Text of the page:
79 JFK AND BEYOND
Update on the Dean’s Committees on the Future of the Kennedy School
Last August Dean David Ellwood described the need to carefully review many of the school’s programs and organizational structures to better meet the challenges of an increasingly complex world. Toward that end, the dean created four committees to look carefully at the school’s research and teaching programs, its academic organization, and its financial state of affairs. A summary of their preliminary findings follows.
The charge of the Academic Organization Committee is a daunting one: to examine how the school’s academic organization could be refined to increase our capacity to teach and do important research on public problems. The committee is looking at ways to organize how the faculty and research are structured, examine our hiring and promotion system, and explore how the current faculty workload system works.
Academic dean and committee co-chair Stephen Walt presented an initial set of findings to a recent meeting of the faculty and key administrators, emphasizing that the Kennedy School isn’t the same institution it was 25 years ago.
“This place has changed a lot during its history,” he told the audience. For starters, the number of faculty has exploded, from 20 in 1977 to 140 today, affecting their sense of community and the ability to mentor junior faculty. The larger number also makes the “cluster” system, created almost 10 years ago as a way to organize faculty, ineffective. As a result, he said, curriculum planning and the integration of teaching and research agendas have been difficult to carry out. The committee was also concerned that having all faculty report to one person, the academic dean, was no longer manageable.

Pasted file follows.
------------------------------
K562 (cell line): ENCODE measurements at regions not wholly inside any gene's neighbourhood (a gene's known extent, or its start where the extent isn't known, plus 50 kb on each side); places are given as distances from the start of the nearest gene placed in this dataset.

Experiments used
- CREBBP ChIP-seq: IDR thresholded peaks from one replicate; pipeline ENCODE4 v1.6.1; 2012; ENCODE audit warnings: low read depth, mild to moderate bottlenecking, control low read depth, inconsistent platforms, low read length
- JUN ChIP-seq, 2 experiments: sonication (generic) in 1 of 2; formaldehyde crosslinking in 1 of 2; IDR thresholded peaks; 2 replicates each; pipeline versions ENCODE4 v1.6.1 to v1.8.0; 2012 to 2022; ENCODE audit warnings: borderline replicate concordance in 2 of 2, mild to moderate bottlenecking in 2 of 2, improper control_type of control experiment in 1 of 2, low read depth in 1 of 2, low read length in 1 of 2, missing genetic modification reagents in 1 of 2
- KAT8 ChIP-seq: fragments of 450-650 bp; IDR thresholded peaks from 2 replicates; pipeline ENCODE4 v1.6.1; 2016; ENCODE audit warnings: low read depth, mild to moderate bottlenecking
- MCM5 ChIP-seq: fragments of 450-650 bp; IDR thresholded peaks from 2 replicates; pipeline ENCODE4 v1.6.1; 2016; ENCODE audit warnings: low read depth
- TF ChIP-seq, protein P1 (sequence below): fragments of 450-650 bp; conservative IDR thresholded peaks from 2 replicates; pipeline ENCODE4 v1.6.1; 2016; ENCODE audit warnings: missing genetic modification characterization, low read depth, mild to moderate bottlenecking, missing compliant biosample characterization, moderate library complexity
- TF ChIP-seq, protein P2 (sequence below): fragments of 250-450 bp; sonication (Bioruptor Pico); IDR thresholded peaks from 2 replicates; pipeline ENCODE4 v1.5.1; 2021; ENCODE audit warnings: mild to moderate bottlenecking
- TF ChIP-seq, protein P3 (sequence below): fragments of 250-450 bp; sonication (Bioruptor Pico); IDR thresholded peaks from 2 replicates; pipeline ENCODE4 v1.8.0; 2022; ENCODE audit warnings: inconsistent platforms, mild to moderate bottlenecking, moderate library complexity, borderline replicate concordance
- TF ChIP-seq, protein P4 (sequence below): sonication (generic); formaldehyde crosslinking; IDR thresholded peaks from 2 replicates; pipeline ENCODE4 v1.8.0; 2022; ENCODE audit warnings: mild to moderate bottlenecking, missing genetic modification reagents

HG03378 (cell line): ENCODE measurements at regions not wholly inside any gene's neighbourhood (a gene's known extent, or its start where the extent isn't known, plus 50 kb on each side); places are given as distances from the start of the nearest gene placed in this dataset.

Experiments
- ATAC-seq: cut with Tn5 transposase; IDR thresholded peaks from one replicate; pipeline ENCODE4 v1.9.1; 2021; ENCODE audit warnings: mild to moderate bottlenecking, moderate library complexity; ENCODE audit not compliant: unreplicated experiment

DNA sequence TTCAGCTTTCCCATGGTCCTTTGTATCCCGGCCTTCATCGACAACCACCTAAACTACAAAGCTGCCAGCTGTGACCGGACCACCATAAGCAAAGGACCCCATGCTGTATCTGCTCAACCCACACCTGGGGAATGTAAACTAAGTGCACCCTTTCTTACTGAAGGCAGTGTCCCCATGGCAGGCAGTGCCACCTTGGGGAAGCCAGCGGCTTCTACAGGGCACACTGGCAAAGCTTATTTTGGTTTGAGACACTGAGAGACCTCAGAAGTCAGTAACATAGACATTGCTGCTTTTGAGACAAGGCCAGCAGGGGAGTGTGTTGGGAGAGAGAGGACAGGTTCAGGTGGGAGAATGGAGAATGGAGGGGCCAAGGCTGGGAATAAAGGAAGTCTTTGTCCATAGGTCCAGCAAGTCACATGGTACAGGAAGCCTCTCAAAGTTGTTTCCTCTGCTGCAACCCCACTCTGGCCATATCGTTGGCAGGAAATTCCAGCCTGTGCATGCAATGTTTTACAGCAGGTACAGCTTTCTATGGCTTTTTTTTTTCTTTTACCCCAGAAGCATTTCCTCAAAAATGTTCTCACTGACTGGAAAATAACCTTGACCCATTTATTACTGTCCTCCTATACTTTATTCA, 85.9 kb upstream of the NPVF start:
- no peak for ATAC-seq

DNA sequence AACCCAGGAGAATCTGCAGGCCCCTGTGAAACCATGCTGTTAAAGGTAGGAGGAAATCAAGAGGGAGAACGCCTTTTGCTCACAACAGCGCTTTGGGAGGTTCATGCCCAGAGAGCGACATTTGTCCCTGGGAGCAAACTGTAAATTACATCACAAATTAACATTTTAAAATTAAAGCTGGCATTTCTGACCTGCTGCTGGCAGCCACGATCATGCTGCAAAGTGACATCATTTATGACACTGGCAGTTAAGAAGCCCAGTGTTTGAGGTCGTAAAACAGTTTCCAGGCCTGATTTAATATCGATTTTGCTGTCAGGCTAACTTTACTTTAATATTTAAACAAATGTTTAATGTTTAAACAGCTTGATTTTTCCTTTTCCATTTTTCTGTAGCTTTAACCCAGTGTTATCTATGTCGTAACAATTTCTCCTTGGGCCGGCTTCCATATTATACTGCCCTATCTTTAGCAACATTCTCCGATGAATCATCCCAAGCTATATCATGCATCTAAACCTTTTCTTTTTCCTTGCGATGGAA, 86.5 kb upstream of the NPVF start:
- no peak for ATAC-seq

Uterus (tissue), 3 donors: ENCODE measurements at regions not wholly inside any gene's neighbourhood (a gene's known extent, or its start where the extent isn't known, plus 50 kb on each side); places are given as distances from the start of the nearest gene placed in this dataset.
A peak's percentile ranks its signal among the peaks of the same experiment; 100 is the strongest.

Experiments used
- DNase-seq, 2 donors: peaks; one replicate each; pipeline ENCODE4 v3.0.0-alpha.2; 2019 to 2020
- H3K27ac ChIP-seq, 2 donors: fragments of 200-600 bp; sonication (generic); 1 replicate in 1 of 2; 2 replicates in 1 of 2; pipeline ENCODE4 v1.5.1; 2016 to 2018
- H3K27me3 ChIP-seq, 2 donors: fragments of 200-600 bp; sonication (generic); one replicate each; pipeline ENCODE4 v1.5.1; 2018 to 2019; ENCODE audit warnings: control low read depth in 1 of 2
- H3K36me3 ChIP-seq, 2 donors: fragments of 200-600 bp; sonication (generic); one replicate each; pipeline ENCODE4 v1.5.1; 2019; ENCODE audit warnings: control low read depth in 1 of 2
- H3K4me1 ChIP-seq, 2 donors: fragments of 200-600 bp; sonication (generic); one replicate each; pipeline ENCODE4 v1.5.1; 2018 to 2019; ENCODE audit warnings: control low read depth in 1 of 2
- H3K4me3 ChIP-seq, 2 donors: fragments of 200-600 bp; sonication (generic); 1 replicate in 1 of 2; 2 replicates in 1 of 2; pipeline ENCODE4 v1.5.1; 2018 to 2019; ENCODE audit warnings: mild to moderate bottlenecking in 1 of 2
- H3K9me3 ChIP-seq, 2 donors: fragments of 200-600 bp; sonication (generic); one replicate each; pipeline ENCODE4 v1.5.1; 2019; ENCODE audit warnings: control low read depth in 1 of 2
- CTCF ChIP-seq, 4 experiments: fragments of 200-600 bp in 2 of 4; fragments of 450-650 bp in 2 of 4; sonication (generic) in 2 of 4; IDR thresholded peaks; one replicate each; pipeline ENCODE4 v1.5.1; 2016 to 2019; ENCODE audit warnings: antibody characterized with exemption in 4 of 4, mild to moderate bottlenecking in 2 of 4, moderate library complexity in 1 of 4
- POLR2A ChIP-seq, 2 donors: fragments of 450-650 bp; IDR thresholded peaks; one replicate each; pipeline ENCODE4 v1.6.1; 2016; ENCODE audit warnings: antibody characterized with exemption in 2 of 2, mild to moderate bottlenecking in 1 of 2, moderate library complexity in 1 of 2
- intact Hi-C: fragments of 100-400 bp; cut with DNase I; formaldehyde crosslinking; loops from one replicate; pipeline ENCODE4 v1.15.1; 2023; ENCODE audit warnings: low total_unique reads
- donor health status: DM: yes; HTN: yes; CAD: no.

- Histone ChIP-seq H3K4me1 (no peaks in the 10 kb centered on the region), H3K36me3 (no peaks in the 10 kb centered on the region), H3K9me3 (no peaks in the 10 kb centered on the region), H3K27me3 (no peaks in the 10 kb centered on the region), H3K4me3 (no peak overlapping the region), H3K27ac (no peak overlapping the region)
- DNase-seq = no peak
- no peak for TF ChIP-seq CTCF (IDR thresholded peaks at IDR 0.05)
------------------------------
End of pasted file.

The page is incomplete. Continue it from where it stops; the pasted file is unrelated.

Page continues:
Before taking questions, Walt outlined the committee’s proposed changes, which included replacing the cluster system with new “divisions” that would assign faculty members and research centers by specialty. Although the committee had worked hard to come up with this new way of organizing academics, Walt stressed that many questions still needed to
be answered, such as how faculty would be assigned to divisions and whether divisions would be virtual or spatial, with faculty physically grouped together.
While many members were fully supportive, some expressed concerns about the changes, ranging from how divisions heads would work with research center directors and whether the old system really needed to be overhauled, rather than just tinkered with.